Demand for CT scans increases during transition from paediatric to adult care: an observational study from 2009 to 2015

Thurley, Peter and Crookdake, Jonathan and Norwood, Mark and Sturrock, Nigel and Fogarty, Andrew W. (2017) Demand for CT scans increases during transition from paediatric to adult care: an observational study from 2009 to 2015. British Journal of Radiology . ISSN 0007-1285

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Abstract

OBJECTIVE: Avoiding unnecessary radiation exposure is a clinical priority in children and young adults. We aimed to explore demand for CT scans in a busy general hospital with particular interest in the period of transition from paediatric to adult medical care.

METHODS: We used an observational epidemiological study based in a teaching hospital. Data were obtained on numbers and rates of CT scans from 2009 to 2015. The main outcome was age-stratified rates of receiving a CT scan.

RESULTS: There were a total of 262,221 CT scans. There was a large step change in the rate of CT scans over the period of transition from paediatric to adult medical care. Individuals aged 10-15 years experienced 6.7 CT scans per 1000 clinical episodes, while those aged 19-24 years experienced 19.8 CT scans per 1000 clinical episodes (p<0.001). This difference remained significant for all sensitivity analyses.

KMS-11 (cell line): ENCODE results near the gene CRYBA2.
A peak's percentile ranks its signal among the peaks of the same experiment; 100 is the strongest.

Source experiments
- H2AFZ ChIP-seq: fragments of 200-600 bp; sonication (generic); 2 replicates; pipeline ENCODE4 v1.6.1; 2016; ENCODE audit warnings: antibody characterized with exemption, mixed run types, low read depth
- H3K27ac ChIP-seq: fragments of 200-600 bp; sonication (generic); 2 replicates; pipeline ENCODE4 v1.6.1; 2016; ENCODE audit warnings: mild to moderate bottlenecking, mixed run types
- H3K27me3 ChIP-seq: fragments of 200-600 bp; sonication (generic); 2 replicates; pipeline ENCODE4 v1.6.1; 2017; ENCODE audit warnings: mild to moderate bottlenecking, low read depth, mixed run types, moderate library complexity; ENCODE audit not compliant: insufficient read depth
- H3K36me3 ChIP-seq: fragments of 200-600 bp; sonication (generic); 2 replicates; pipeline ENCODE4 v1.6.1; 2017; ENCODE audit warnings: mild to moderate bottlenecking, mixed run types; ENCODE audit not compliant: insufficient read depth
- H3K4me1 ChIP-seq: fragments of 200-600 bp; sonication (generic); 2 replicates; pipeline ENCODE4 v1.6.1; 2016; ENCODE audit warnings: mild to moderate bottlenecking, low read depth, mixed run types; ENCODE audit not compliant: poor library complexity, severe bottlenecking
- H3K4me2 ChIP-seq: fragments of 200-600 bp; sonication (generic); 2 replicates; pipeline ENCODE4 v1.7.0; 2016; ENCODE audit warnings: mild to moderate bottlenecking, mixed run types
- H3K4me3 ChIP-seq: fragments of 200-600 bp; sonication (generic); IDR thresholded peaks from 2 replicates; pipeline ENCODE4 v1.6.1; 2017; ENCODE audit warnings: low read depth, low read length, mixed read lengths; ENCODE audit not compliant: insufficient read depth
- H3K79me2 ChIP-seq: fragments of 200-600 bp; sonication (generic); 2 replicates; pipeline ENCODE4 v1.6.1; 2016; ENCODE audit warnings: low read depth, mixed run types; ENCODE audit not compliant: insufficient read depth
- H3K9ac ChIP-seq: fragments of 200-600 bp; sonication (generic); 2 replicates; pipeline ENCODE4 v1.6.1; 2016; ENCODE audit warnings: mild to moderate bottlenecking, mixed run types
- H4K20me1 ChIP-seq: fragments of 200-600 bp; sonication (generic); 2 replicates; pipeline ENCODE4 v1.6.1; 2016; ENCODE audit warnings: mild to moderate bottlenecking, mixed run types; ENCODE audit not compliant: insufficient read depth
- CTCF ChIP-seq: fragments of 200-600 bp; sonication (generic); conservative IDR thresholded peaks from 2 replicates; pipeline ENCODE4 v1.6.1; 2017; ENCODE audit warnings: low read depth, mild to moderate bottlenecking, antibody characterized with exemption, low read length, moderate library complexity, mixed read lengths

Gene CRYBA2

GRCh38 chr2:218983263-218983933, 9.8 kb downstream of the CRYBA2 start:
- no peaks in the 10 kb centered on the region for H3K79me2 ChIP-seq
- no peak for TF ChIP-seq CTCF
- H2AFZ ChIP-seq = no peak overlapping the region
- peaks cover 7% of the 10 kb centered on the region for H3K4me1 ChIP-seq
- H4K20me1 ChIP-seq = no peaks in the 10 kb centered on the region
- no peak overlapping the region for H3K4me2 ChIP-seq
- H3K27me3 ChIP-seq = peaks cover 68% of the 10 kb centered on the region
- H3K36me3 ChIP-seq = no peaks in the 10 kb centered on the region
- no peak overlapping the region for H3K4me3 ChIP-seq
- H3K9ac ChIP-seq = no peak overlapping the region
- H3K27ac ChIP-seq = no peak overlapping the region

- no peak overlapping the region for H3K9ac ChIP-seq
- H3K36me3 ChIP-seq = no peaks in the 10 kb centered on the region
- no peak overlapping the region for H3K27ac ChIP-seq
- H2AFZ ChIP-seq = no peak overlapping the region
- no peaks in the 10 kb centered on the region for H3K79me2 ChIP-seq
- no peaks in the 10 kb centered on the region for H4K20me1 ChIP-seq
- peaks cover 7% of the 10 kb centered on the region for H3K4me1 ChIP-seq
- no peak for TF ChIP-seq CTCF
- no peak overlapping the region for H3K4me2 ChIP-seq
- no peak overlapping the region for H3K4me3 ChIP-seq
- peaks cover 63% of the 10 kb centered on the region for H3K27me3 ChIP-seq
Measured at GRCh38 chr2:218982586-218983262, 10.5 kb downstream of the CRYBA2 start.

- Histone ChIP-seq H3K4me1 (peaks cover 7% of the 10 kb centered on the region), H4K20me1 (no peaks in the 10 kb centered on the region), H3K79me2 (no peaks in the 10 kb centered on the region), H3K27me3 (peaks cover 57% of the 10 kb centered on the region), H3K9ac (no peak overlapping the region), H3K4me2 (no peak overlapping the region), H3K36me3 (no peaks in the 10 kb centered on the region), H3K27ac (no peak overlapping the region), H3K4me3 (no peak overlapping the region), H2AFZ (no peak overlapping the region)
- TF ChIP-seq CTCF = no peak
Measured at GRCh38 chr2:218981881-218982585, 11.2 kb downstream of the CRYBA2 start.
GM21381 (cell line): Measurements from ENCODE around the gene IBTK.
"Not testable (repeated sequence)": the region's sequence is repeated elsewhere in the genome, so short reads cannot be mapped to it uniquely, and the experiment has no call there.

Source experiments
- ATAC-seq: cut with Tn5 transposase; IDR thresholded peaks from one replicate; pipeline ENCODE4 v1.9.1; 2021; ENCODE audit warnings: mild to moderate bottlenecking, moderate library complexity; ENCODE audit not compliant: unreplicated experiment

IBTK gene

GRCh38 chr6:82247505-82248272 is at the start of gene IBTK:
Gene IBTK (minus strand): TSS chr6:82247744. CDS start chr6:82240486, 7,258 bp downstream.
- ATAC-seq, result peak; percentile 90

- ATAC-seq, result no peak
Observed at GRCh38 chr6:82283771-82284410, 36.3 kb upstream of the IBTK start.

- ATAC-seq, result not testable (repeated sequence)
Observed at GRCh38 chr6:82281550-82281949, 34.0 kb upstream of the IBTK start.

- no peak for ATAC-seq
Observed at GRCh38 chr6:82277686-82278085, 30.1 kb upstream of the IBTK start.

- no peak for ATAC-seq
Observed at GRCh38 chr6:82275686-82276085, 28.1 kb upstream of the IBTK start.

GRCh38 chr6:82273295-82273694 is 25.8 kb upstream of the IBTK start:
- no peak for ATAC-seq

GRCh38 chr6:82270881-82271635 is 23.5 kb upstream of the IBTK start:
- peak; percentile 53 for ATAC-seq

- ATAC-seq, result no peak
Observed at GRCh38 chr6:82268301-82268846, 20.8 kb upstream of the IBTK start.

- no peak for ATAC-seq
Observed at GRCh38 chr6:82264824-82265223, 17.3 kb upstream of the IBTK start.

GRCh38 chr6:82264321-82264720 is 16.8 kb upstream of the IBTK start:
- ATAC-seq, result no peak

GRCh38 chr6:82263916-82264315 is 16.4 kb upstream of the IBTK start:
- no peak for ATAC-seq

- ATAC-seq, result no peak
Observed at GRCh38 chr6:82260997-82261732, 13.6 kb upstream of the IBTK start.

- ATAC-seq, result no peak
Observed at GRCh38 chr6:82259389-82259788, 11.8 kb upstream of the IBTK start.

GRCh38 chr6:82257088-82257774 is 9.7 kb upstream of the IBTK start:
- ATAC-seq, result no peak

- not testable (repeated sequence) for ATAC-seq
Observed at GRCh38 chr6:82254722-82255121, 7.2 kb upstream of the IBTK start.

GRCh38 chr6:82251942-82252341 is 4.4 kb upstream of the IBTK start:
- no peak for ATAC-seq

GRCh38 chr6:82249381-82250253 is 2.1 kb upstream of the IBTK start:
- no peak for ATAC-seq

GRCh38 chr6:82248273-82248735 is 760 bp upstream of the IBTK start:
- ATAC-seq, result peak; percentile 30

CONCLUSION: There is almost a threefold increase in rates of CT scans in the two populations before and after the period of transition from paediatric to adult medical care. While we were unable to adjust for case mix or quantify radiation exposure, paediatricians' diagnostic strategies to minimize radiation exposure may have clinical relevance for adult physicians, and hence enable reductions in ionizing radiation to patients. Advances in knowledge: A large increase in rates of CT scans occurs during adolescence and paediatricians' strategies to minimize radiation exposure may enable reductions to all patients.

Item Type: Article
Keywords: CT scan, adolescence, age, demand, radiation
Schools/Departments: University of Nottingham, UK > Faculty of Medicine and Health Sciences > School of Medicine > Division of Epidemiology and Public Health
Identification Number: 10.1259/bjr.20170467
Depositing User: Claringburn, Tara
Date Deposited: 23 Nov 2017 14:25
Last Modified: 24 Nov 2017 10:08
URI: http://eprints.nottingham.ac.uk/id/eprint/48328

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